Top NSA official ridicules allegation
Britain spied on Trump
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[March 18, 2017]
LONDON (Reuters) - Allegations from
the United States that British spy agency GCHQ snooped on Donald Trump
during his election campaign are "arrant nonsense", the deputy head of
the U.S. National Security Agency (NSA) said in an interview on
President Trump has stood by unproven claims that the Obama
administration tapped his phones during the 2016 White House race. On
Thursday his spokesman cited a media report that Britain's GCHQ was
behind the surveillance.
Richard Ledgett, deputy director of the NSA, told BBC News the idea that
Britain had a hand in spying on Trump was "just crazy".
"It belies a complete lack of understanding of how the relationship
works between the intel community agencies, it completely ignores the
political reality of 'would the UK government agree to do that?'",
There would be no advantage for Britain's government in spying on Trump,
given the potential cost, he said.
"It would be epically stupid," said Ledgett, who is due to retire
Current and former NSA officials have described an acrimonious
relationship between intelligence agencies and the Trump administration.
Trump, who became president in January, tweeted earlier this month that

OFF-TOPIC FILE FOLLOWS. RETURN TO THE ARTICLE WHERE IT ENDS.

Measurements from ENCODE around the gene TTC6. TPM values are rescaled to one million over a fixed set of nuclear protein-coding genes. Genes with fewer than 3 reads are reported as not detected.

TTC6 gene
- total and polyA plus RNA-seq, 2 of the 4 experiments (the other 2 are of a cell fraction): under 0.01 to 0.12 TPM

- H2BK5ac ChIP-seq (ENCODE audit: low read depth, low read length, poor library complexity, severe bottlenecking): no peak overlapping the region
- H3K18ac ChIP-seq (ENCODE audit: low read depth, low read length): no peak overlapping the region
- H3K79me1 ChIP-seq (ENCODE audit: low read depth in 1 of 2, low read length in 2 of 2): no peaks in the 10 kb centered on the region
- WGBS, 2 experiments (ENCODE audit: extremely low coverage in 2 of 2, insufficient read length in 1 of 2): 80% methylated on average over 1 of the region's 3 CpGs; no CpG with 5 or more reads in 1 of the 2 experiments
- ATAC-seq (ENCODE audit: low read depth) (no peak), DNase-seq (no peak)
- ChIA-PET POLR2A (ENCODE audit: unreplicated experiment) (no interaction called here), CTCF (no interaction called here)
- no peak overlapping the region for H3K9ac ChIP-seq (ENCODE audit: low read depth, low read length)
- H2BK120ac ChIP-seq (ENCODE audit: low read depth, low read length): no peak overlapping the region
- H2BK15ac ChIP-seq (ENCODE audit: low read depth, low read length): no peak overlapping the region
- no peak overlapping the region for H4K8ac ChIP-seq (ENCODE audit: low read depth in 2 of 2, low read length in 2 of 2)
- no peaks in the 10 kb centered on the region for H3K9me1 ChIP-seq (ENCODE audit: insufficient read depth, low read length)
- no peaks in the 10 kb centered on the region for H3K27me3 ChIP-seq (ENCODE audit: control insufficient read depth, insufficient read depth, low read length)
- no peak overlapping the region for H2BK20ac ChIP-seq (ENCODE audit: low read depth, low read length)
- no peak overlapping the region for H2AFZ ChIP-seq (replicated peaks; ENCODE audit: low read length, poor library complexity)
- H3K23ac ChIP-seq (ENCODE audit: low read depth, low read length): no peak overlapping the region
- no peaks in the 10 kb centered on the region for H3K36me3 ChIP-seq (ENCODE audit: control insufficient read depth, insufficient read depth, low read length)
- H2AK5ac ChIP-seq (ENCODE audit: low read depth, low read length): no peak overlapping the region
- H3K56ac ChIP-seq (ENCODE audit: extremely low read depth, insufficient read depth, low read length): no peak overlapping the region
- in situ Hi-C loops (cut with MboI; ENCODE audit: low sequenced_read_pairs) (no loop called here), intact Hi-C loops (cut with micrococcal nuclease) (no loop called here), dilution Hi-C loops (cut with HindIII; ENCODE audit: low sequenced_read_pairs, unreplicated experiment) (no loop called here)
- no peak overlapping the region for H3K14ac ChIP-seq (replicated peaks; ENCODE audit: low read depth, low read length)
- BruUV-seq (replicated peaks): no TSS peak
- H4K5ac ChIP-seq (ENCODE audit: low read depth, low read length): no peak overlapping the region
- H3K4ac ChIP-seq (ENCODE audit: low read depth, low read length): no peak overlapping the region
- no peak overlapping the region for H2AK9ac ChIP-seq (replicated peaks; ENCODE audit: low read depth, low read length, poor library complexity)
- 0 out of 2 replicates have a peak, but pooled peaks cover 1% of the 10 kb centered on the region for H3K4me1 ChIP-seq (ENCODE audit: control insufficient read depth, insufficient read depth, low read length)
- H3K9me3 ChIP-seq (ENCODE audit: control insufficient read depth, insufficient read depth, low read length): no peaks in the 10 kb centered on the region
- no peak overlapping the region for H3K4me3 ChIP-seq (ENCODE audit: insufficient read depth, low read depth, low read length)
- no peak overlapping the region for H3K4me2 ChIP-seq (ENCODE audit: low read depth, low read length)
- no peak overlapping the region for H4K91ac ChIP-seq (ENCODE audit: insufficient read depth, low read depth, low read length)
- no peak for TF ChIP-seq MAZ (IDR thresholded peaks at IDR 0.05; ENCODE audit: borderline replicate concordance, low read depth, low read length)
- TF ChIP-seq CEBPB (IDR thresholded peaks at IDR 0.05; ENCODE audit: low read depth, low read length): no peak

his Democratic predecessor Barack Obama had wiretapped him during the
late stages of the 2016 campaign. The Republican president offered no
evidence for the allegation, which an Obama spokesman said was "simply
Fox News analyst Andrew Napolitano on Tuesday accused the Government
Communications Headquarters (GCHQ) - the British equivalent of the NSA -
of having helped Obama to spy on Trump.
[to top of second column]
NSA Deputy Director Richard Ledgett answers questions during the
Senate Intelligence Committee hearing on the House-passed Foreign
Intelligence Surveillance Act reform bill while on Capitol Hill in
Washington, June 5, 2014. REUTERS/Larry Downing
White House spokesman Sean Spicer quoted Napolitano's comments on
GCHQ said the claims it spied on Trump were "utterly ridiculous" and
should be ignored, in a rare public statement.
On Friday, Trump said questions on this should be asked of Fox News,
(Reporting by Andy Bruce; Editing by Dale Hudson)
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